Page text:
If you sit outside long enough
you notice that the trees change,
the creek of aging wood,
the lichen on gnarled branches
even in death, the trees offer refuge
countless perches within exposed branches
a high vantage point to observe
the neighborhood cats
with their fat bodies and languid eyes
The abundance of my backyard surprises me
the tenacity of growth, as if my tiny plot of land
is on the cusp of being consumed,
swallowed by the encroaching mountainside
with its wild dazzle of swaying pines
and the tangled vines that choke
the hickory and ash
I wonder at the strength of trees,
how the wood wants to reclaim it all
this lawn, this house, this feeble garden
it’s likely to succeed

September Again

I brushed the moving seasons with my fingers
feeling the light grow heavier
as the weight of autumn pressed closer
and the moon sat lower in the sky,
squat and round and brooding.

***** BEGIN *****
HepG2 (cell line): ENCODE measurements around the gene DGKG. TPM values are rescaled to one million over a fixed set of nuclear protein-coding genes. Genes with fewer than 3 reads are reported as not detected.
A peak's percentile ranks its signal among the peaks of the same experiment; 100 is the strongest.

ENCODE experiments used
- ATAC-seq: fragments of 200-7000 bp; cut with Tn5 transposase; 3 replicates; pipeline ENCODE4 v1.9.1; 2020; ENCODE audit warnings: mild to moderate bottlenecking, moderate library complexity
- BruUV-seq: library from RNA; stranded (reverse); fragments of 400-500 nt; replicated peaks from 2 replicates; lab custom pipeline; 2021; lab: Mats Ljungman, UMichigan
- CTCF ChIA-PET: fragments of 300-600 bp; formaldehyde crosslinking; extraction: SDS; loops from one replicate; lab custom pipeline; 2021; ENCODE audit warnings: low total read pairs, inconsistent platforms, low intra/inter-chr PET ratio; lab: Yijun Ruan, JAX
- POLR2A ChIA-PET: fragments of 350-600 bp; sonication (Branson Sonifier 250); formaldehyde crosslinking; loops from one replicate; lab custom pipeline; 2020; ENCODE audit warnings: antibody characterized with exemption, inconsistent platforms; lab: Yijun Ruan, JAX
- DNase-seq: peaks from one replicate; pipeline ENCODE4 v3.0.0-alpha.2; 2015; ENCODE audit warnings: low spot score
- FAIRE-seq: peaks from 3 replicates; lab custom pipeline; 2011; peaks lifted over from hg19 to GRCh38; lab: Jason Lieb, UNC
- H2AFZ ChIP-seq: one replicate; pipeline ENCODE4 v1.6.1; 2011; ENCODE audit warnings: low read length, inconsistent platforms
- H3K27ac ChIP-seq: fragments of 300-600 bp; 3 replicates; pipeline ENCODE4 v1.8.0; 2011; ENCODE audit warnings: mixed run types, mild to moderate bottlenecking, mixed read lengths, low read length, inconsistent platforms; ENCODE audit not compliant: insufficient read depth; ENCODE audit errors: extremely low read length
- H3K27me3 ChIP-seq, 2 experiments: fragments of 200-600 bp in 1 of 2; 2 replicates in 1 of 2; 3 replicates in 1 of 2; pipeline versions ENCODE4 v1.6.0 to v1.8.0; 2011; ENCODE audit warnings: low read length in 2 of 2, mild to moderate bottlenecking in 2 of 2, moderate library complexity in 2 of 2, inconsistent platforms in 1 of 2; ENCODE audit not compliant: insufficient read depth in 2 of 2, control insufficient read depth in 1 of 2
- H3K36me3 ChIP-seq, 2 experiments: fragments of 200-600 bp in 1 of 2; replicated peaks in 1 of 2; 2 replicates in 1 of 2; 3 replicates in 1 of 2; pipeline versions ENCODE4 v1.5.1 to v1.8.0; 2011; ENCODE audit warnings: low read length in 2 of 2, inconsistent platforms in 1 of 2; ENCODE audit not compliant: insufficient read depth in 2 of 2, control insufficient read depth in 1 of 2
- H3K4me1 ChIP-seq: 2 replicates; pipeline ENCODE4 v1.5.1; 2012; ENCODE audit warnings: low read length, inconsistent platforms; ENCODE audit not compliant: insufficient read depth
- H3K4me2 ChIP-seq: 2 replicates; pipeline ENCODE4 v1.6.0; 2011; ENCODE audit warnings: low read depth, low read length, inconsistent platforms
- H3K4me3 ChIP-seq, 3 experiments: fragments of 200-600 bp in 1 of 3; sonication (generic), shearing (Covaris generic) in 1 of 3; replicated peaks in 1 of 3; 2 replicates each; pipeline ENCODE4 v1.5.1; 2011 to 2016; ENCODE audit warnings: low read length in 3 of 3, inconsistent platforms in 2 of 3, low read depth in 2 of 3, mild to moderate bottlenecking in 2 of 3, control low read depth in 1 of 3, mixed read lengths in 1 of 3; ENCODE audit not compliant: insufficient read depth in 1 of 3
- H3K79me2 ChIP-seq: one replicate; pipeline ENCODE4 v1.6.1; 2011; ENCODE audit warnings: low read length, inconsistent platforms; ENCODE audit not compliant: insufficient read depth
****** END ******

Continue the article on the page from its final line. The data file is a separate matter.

I have no lightness left,
no light,
the terrestrial prison around me
holds no fascination
I am old, at once,
tired of missing you
afraid of bearing this grief forever
afraid of the fast turning days
afraid of my slow, inevitable decay.
I envy the dead.
If our spirits are eternal
than why do we forget?
Why do we come back?
I’m locked here
as lonely as the cold moon.


No matter how tight our grip, sometimes
the world takes them
into a swirl of dark emptiness.
I hope that death is just the threshold
a wardrobe, an oak tree, platform 9 & 3/4
in a London train station.
Can she see me
as I grope and weep and rail at time?
watching from her place in eternity
maybe she’s laughing as I count the days
the seasons
which are connected end to end, a circle
I feel her reaching out
I smell her
I know the weight of her spirit,
as familiar to me
as when her infant self
was warm and safe in my arms.